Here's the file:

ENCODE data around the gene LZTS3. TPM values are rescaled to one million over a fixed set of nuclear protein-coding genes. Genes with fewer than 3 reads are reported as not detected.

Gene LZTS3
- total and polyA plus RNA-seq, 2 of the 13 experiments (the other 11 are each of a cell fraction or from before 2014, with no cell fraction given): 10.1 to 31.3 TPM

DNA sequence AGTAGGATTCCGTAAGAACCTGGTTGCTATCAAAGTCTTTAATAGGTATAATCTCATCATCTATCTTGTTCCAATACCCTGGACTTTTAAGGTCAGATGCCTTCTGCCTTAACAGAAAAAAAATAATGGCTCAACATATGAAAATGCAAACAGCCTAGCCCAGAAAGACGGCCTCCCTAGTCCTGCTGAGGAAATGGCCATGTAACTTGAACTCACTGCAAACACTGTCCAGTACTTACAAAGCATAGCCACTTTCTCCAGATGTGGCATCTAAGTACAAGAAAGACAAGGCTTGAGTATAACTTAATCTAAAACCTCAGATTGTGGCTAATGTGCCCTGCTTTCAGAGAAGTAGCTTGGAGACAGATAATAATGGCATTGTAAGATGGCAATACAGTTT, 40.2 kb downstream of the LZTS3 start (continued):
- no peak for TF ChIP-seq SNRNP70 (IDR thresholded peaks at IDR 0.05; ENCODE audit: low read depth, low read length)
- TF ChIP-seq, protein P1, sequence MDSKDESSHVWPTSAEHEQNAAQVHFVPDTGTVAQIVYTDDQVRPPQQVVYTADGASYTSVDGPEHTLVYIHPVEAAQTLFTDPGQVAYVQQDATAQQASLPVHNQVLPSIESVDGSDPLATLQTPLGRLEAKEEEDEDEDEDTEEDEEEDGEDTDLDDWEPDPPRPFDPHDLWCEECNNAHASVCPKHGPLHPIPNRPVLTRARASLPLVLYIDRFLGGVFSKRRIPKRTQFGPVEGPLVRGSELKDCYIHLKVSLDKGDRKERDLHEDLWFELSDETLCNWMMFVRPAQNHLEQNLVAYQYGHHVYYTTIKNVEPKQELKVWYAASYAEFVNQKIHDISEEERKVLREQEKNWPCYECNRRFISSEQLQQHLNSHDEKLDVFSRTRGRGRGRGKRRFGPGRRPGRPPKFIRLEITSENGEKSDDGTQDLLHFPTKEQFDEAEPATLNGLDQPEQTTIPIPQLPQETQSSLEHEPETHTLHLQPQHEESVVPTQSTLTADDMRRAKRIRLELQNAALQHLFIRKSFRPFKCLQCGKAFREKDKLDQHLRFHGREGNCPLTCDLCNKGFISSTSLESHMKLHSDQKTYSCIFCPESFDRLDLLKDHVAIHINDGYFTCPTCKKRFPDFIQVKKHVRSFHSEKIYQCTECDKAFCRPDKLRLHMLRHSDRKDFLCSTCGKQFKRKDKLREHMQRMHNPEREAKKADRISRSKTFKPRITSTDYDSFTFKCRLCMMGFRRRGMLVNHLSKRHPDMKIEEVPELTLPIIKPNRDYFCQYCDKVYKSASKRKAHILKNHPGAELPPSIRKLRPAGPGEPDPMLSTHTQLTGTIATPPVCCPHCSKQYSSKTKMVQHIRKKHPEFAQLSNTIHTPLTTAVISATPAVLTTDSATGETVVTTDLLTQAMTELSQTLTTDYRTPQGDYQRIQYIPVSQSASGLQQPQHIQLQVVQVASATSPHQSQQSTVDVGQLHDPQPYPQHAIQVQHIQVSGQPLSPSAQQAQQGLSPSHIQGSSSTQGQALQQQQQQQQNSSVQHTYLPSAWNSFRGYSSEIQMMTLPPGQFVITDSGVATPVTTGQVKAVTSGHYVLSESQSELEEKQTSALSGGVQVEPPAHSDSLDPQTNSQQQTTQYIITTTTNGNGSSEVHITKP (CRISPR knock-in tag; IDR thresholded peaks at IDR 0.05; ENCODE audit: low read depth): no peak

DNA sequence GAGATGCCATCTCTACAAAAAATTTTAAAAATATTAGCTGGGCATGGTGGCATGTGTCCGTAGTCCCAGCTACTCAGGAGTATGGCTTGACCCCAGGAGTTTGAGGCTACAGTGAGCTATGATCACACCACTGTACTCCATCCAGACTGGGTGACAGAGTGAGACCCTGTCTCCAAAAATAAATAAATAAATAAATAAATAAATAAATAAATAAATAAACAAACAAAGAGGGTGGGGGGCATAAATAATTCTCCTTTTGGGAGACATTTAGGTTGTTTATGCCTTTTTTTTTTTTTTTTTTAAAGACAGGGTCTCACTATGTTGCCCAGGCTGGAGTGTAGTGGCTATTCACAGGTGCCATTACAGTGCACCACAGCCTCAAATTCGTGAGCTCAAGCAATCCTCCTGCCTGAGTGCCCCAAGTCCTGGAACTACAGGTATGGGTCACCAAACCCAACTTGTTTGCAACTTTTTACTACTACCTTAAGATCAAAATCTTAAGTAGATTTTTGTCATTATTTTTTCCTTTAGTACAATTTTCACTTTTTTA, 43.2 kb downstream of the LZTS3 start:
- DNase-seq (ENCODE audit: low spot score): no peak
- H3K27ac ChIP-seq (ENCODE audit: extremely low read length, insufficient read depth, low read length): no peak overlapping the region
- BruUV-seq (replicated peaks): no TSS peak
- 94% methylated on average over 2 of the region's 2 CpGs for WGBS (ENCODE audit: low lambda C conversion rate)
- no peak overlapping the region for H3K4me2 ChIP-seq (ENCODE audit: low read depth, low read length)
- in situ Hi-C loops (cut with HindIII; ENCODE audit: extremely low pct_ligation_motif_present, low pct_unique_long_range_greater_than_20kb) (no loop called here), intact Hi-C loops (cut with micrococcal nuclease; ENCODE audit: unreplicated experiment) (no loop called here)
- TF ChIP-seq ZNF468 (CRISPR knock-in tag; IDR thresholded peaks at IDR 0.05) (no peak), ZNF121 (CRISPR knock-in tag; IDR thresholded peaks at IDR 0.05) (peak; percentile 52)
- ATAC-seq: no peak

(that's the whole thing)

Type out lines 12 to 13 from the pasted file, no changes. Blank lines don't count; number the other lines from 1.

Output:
- no peak overlapping the region for H3K4me2 ChIP-seq (ENCODE audit: low read depth, low read length)
- in situ Hi-C loops (cut with HindIII; ENCODE audit: extremely low pct_ligation_motif_present, low pct_unique_long_range_greater_than_20kb) (no loop called here), intact Hi-C loops (cut with micrococcal nuclease; ENCODE audit: unreplicated experiment) (no loop called here)